Pakistan Peoples Party (PPP) leader Asif Ali Zardari, his eyes set on the presidency, has denied the involvement of his country's intelligence agency in the bloody suicide bombing at the Indian embassy in Kabul.
Zardari also told Newsweek in an interview, conducted before the departure of the Pakistan Muslim League-Nawaz (PML-N) from the ruling alliance, that his country could learn from India's coalition politics.
"The ISI (Inter-Services Intelligence) is not responsible for the bombing of the Indian embassy in Afghanistan," Zardari said authoritatively. "We in Pakistan have denied this story."
Over 50 people, including two Indian diplomats and two Indian security personnel, were killed when a suicide bomber exploded himself at the gates of the mission in July.
Afghanistan, India, and the US, blamed the ISI for the attack, which Indian officials said was a message to New Delhi to stop backing the Hamid Karzari regime in Kabul.
Zardari was asked if his government in Pakistan could control the ISI, which is widely seen as a state within a state.
"Obviously ISI is going to be controlled," he said. "There is no other choice. ISI is part of the state."
Zardari gave a cautious response when he was reminded that his assassinated wife and former prime minister Benazir Bhutto considered the ISI a problem.
"I am not saying they haven't been a problem in the past, but everybody learns from their mistakes."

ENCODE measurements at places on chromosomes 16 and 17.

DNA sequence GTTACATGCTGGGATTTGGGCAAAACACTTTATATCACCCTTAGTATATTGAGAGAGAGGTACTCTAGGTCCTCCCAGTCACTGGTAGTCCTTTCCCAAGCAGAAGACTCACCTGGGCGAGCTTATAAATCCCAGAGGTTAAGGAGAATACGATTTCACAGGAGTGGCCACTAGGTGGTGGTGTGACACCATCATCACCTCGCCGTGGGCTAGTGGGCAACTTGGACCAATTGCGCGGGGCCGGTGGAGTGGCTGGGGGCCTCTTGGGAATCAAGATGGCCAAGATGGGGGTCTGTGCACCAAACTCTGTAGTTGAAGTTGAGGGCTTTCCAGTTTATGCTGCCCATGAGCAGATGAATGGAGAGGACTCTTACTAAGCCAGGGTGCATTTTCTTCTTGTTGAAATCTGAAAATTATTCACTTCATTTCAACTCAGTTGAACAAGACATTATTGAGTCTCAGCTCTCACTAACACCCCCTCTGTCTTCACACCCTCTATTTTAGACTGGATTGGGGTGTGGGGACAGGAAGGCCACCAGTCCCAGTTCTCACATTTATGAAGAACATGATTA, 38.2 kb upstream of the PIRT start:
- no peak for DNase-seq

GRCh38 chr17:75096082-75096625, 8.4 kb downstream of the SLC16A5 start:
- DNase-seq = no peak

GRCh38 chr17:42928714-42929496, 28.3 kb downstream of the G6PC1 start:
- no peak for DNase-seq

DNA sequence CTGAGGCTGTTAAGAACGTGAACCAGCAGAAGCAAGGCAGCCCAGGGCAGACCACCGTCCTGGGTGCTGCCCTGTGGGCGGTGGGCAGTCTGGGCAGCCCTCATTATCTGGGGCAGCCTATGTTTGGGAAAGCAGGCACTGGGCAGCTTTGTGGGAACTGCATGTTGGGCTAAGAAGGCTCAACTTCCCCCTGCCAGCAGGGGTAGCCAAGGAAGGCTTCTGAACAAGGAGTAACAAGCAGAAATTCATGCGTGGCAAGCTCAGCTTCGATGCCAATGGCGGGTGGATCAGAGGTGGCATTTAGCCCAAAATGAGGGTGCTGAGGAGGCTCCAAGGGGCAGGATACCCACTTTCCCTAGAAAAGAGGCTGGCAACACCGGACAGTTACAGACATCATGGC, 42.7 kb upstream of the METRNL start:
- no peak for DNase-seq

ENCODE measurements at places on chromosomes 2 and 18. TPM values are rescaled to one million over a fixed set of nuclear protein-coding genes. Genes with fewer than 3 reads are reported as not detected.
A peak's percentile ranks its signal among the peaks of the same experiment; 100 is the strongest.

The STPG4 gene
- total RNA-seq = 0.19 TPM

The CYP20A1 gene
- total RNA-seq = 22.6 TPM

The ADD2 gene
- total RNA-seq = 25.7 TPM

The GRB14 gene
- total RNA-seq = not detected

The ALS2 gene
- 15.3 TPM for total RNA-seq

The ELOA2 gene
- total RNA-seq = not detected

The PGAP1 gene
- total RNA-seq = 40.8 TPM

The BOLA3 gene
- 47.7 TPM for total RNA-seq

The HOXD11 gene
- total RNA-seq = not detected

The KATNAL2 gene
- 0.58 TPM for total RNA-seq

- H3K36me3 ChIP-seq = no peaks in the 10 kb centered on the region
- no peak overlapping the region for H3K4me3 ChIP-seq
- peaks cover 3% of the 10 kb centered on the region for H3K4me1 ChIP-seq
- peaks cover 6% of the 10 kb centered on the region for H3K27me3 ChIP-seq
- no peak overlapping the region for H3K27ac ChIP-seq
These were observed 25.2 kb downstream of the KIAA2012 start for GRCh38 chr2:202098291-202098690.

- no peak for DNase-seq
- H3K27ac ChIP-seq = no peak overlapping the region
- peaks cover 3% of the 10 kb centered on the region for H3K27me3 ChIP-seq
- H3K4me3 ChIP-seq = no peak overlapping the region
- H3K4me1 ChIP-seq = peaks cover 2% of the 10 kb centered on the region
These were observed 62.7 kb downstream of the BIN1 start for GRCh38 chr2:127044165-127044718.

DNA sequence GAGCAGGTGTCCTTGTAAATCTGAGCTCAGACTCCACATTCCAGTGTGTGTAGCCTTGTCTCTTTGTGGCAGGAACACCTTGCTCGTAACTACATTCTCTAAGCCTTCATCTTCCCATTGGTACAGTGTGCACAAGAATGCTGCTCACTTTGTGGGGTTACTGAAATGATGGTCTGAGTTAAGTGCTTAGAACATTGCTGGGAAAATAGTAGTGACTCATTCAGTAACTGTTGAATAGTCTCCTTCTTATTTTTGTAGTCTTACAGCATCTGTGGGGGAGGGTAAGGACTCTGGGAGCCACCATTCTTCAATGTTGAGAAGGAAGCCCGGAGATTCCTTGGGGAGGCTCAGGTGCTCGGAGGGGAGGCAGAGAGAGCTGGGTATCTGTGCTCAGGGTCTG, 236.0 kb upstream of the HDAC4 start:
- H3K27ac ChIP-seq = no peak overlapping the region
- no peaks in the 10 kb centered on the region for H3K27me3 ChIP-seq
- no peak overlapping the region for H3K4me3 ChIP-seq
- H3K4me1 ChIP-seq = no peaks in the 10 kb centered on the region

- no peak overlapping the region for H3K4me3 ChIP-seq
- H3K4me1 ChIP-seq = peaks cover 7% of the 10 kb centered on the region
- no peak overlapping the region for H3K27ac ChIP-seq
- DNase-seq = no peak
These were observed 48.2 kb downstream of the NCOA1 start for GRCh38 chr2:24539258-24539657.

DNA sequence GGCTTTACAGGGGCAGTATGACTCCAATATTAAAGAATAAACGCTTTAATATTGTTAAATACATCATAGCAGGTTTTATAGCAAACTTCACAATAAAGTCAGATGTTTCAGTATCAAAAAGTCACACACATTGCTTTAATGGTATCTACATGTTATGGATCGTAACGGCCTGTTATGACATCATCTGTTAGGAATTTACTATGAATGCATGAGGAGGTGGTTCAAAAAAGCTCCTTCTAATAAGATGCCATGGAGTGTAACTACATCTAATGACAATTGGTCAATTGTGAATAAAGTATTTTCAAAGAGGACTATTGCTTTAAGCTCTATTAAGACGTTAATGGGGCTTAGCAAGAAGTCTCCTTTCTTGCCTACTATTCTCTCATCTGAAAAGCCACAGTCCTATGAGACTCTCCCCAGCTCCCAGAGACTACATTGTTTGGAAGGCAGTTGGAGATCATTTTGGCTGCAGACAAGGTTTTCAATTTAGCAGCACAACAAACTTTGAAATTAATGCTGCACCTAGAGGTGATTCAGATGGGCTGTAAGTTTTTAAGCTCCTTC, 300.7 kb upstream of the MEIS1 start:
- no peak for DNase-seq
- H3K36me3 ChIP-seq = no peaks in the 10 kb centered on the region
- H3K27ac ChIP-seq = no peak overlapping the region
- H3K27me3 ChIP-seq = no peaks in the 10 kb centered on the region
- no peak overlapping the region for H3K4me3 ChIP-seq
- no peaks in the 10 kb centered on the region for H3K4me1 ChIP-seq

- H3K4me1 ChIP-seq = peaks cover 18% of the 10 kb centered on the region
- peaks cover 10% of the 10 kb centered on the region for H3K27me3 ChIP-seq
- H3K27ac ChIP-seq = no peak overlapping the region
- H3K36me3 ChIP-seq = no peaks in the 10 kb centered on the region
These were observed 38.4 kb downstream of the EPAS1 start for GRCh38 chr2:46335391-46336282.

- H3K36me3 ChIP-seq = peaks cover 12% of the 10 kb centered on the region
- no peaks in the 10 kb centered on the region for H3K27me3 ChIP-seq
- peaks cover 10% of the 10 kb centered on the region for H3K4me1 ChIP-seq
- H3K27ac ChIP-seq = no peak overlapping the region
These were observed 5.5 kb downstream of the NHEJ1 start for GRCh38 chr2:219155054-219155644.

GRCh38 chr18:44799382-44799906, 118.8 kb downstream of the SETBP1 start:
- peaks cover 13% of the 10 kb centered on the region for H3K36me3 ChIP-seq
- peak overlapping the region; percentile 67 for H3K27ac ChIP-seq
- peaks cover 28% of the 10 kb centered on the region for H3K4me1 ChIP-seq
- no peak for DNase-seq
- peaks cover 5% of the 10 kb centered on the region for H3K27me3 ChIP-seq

Newsweek, which spoke to him before the latest political crisis in Islamabad, wanted to know if Pakistan's ruling coalition could be in power for five years.
"The government is stable enough to last for five years," he said. "The people in the West have little experience with coalition governments, but if you look at the Indian model, you will find that there are (17) parties today in coalition in India. With four or five parties, we can manage."
Zardari made it clear that he was not worried about stability - or a new election.
"If there is a fresh election, everybody will participate, and if another party is more popular than PPP, they have a right to govern."
Zardari also said that he did want to see former president Pervez Musharraf exiled from Pakistan.
"Personally, I would like him to be around and see us flourish and make Pakistan a success story. I think that would be the revenge of Benazir Bhutto."
The Pakistani military, he said, "has come full circle and they are going to be following the constitution... They have realized that their business is not to govern."